N & R, made up of John R. Etheridge, Kevin Etheridge and Victor Webster, recently closed on the three-story, nearly 17,000-square-foot building at 142 N. Dargan St. The unoccupied building, formerly the Rainwater Furniture store, is zoned for mixed use and the group has plans to utilize it as such, but right now Webster said they’re focused on the ground floor space.
“Our short-term goal is to renovate and attract a tenant downstairs, to have an anchor tenant,” Webster said. “Then the upstairs we’ve kicked around maybe doing an antique mall on the second and third floor. I think our long-term goal would be putting apartments up here on the second and third floor. We have room for four apartments on each floor.”
The building, built in 1939, is in better shape than many downtown buildings, boasting a solid roof, structural integrity, a decent brick façade and a sprinkler system already in place. Workers were already fixing up the roughly 6,000-square-foot ground floor space, part of a renovation the group will do in parts. Webster estimates the renovation will take $200,000 for the entire building, keeping it as close to original as possible.
“As historically accurate as I can, that’s what I want to do, bring it back to the way it was,” Webster said. “I’ve got a little saying I came up with when I started doing this: ‘Out with the old and in with the older,’ meaning getting everything that was put on here in the ‘60s and ‘70s off and putting it back to its original state.”
Webster is no stranger to Dargan Street, co-owning the Thai House 2 restaurant building at 168 S. Dargan St. with Bo Osborne. Webster said moving toward the northern part of Dargan Street is the next frontier for the downtown.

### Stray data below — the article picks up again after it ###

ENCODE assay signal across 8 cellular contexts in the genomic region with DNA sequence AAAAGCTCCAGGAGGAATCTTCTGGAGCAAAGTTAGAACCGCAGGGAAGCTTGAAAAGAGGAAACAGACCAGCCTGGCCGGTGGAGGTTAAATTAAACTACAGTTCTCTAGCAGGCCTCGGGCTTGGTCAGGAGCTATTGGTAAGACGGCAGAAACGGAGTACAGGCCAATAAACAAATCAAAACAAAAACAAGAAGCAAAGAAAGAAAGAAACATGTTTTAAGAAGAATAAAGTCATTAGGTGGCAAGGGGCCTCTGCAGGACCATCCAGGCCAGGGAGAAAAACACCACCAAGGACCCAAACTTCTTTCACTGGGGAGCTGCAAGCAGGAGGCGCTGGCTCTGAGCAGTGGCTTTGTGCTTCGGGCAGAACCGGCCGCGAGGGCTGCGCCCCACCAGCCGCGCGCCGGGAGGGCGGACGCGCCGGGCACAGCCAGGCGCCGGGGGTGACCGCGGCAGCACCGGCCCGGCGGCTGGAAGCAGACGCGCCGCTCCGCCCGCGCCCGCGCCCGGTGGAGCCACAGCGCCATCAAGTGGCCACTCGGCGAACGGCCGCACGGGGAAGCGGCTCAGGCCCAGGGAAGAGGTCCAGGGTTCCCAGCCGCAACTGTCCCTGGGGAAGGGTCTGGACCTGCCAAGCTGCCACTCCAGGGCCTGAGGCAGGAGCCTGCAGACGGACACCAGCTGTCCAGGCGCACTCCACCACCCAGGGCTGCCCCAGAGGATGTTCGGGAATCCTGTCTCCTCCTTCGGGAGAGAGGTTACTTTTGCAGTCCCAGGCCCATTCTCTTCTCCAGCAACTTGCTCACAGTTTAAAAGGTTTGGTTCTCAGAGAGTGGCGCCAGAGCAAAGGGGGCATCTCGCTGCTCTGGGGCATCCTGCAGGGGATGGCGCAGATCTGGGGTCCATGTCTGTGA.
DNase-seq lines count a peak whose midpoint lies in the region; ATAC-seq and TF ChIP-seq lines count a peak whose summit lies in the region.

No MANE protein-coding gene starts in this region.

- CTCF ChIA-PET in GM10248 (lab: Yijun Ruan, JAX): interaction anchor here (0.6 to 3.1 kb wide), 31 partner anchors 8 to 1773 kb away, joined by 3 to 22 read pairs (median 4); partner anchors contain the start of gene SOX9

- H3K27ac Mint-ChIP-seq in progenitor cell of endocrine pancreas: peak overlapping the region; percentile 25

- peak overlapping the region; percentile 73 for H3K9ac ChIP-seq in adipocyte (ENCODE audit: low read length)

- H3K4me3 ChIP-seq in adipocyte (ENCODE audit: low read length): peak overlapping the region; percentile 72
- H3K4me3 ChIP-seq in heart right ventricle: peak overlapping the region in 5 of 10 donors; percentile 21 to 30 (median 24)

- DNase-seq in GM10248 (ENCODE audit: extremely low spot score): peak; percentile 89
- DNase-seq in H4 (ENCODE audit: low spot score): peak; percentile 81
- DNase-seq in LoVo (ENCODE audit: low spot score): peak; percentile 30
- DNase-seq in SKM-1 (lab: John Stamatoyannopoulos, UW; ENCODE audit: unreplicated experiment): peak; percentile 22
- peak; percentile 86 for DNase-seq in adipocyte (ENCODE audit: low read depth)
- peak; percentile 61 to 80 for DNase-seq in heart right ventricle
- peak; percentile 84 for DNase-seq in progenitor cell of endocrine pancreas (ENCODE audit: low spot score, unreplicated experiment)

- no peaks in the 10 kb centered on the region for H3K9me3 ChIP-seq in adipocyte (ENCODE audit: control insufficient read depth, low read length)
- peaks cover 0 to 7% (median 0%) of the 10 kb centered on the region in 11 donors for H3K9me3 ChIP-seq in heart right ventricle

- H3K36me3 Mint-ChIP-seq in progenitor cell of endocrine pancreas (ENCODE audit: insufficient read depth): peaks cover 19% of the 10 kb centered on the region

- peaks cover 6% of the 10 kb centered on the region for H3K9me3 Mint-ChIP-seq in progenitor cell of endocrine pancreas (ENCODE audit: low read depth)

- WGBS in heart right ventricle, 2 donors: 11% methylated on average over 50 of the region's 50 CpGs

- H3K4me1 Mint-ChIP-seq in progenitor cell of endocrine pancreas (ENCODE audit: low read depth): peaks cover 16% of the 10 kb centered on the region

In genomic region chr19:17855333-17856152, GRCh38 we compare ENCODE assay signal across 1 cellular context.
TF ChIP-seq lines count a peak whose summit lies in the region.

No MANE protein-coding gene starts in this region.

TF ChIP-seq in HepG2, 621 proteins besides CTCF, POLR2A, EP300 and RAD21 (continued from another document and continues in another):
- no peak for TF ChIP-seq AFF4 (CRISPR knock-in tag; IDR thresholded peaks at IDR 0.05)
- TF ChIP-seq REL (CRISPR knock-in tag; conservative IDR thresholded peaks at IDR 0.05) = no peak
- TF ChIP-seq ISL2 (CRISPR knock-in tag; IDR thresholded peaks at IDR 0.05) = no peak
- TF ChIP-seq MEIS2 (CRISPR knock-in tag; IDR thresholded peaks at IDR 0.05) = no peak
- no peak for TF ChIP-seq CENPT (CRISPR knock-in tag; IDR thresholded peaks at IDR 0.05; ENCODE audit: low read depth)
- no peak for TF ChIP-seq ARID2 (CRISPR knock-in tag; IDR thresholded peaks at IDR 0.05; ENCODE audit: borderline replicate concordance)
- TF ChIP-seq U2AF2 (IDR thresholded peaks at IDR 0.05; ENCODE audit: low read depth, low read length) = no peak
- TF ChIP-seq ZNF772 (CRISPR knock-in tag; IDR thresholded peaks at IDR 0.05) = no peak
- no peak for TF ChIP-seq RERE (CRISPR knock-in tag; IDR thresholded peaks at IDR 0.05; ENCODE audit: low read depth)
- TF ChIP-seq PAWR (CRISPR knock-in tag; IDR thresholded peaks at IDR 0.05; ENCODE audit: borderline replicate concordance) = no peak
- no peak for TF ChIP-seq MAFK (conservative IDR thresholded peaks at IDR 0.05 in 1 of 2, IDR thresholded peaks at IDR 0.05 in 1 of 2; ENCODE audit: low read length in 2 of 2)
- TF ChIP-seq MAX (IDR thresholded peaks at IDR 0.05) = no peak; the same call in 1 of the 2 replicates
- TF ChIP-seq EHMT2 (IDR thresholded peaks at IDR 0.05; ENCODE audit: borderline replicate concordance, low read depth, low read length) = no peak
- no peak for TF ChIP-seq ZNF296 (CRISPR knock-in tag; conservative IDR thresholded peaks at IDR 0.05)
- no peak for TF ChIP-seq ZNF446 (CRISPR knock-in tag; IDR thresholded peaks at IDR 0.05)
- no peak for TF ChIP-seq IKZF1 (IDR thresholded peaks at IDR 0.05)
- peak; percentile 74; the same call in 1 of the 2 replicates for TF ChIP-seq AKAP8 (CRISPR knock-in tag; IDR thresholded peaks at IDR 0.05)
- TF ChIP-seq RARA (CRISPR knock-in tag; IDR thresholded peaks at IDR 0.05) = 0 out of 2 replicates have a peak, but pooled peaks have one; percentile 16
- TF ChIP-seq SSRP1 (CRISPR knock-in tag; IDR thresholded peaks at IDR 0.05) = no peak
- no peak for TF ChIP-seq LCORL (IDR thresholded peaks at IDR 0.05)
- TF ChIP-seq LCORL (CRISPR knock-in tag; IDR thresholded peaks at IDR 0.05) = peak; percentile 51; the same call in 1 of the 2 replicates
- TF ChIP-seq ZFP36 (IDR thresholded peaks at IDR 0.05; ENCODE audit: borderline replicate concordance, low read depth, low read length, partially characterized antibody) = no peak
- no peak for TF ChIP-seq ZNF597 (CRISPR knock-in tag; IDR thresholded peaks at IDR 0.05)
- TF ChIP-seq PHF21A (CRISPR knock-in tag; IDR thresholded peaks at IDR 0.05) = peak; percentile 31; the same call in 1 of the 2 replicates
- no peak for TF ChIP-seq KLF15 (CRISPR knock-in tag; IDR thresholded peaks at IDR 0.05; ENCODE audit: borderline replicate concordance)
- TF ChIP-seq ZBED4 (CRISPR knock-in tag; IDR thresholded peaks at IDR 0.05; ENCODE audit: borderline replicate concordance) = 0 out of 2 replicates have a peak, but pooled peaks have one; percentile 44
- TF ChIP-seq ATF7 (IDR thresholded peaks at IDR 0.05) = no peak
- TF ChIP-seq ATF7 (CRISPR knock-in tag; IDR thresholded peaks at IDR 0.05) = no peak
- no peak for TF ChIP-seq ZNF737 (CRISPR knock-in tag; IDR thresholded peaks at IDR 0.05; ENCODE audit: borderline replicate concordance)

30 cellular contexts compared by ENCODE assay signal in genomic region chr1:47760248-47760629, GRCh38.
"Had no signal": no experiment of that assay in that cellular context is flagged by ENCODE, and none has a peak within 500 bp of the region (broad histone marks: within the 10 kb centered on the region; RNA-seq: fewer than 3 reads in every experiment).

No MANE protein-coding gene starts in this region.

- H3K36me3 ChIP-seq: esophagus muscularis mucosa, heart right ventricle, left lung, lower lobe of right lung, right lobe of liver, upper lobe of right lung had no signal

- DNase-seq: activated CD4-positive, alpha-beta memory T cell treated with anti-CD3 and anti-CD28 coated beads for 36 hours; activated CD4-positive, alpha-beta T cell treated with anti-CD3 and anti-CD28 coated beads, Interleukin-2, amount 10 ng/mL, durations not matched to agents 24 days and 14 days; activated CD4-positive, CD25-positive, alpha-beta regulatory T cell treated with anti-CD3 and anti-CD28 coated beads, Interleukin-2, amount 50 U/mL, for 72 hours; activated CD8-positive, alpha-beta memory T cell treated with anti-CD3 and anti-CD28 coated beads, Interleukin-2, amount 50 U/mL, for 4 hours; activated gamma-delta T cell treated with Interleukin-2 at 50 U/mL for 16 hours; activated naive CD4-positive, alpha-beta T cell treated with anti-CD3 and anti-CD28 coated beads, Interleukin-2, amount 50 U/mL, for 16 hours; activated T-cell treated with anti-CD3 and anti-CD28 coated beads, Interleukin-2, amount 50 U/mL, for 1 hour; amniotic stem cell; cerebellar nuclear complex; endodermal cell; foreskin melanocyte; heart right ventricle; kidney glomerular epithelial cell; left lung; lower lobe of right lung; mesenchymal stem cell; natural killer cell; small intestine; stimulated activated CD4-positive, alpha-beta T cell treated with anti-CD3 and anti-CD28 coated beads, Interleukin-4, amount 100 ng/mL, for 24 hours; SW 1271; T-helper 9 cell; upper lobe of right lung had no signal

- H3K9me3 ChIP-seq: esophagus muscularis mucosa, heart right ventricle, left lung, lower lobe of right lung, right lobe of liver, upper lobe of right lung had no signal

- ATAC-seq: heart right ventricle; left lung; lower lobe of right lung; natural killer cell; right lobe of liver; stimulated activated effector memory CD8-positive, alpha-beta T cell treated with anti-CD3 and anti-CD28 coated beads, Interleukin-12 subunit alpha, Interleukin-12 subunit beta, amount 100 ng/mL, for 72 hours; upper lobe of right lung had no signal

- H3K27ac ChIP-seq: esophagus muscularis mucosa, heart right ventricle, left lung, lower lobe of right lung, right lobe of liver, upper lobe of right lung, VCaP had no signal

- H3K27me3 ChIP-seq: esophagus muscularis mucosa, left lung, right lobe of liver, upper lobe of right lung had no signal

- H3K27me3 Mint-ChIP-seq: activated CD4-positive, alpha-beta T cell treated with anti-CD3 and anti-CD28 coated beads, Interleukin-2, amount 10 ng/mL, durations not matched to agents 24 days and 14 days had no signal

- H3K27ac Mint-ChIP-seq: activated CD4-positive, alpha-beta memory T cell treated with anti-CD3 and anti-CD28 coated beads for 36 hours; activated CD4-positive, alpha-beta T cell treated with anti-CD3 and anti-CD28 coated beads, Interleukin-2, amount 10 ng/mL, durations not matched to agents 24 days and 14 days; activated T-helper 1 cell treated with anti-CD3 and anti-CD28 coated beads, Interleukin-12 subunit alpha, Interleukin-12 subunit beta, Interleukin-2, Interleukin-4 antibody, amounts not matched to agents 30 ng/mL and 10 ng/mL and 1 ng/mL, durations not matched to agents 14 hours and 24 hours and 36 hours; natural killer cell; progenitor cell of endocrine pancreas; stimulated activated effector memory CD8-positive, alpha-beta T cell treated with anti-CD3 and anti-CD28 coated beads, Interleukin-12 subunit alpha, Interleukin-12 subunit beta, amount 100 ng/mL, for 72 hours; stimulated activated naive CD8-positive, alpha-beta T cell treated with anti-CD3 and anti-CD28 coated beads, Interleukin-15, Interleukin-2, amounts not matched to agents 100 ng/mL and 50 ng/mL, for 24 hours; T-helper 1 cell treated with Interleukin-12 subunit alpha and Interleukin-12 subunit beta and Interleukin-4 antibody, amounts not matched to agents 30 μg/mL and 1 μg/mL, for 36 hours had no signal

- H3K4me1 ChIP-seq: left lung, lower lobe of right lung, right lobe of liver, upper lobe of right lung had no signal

“The natural revitalization progression will be on North Dargan Street,” Webster said. “There are properties still for sale on this section of Dargan, and investors talk to me on a weekly basis about property available on this end.”
Neighboring the building is the North Dargan Street Innovation Center, the city’s business incubator headed by director Shelby Jenerette. Across the street work is happening at 137 N. Dargan St. where it is rumored a restaurant will be opening.
Kevin Etheridge, attorney with the Gardner Law Firm, said it was the right time to get involved with downtown for him and his brother.
“We are completely aware that a lot of folks were instrumental in turning downtown Florence around. We can’t thank them enough,” Etheridge said. “Mayor Wukela, the city council and numerous local business leaders should be commended for the job they have done. We are very thankful for the extraordinary efforts they have taken on behalf of our city.”
N & R didn’t provide the purchase price of the building, but property records show that prior owner Don Pattillo paid $84,000 for it in Sept. 1997.
Beginning next year building owners on the 100 block of North Dargan will be required to bring their facades into compliance with downtown appearance codes.
BY GAVIN JACKSON Morning News email@example.com | Posted: Monday, October 14, 2013 8:53 pm